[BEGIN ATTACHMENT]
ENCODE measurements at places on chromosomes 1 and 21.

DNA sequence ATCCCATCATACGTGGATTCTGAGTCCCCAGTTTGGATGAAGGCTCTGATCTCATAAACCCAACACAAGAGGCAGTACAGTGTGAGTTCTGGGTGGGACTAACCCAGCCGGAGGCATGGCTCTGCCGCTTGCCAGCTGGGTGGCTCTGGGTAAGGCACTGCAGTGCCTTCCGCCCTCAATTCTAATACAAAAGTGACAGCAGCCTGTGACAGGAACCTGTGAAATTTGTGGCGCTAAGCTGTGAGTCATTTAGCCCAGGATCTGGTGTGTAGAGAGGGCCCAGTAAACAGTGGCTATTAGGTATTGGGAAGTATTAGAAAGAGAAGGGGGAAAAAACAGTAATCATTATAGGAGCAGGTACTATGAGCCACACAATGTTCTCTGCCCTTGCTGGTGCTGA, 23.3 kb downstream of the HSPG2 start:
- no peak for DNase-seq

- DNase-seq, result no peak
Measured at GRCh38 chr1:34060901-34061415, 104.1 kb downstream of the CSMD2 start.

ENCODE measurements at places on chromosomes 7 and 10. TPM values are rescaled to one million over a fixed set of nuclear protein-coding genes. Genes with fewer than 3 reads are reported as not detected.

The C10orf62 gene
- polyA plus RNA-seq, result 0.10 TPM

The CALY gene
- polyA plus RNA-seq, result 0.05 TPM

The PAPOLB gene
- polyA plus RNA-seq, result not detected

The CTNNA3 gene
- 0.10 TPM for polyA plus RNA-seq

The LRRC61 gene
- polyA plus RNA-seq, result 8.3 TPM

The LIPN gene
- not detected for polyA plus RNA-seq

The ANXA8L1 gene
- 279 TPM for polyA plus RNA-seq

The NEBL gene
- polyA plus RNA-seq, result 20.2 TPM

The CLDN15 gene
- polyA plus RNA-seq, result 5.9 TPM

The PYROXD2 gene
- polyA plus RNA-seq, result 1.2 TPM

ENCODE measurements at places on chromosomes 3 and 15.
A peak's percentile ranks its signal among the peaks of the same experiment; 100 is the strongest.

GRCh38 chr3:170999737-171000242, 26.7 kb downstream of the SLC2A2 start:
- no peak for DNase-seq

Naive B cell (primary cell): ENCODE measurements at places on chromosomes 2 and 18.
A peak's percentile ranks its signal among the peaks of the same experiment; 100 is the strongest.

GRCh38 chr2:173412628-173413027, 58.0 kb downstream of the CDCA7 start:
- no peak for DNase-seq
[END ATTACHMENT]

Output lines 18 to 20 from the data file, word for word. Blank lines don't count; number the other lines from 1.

- not detected for polyA plus RNA-seq

The ANXA8L1 gene
- 279 TPM for polyA plus RNA-seq